Potential pathways to maladjustment in children with congenital heart disease are outlined and discussed. However, the literature has been equivocal here and reasons for this are discussed, together with important considerations for future research. Recently, some consistency and a behavioral phenotype have been emerging. Work is outlined which suggests that the primary difficulties of these children lie within competence domains (pertaining to social, attention, thought, and activity functioning) rather than with mood disturbances per se. Longitudinal research suggests that a multifactorial model is required to understand why some, and not other, children with the same defects encounter such problems. While medical and surgical factors are highlighted as important, a central role for maternal and family influences is evidenced by this research. Implications for intervention are highlighted.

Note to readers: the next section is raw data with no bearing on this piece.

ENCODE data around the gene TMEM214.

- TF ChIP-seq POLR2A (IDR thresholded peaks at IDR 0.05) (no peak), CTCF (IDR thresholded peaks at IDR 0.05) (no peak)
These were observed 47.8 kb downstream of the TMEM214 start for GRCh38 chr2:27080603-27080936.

|Title of host publication||Congenital Heart Disease and Neurodevelopment|
|Subtitle of host publication||Understanding and Improving Outcomes|
|Number of pages||16|
|Publication status||Published (in print/issue) - 1 Jun 2016|
Bibliographical notePublisher Copyright:
© 2016 Elsevier Inc. All rights reserved.
- Behaviour adjustment
- Congenital heart disease
- Factors predicting outcome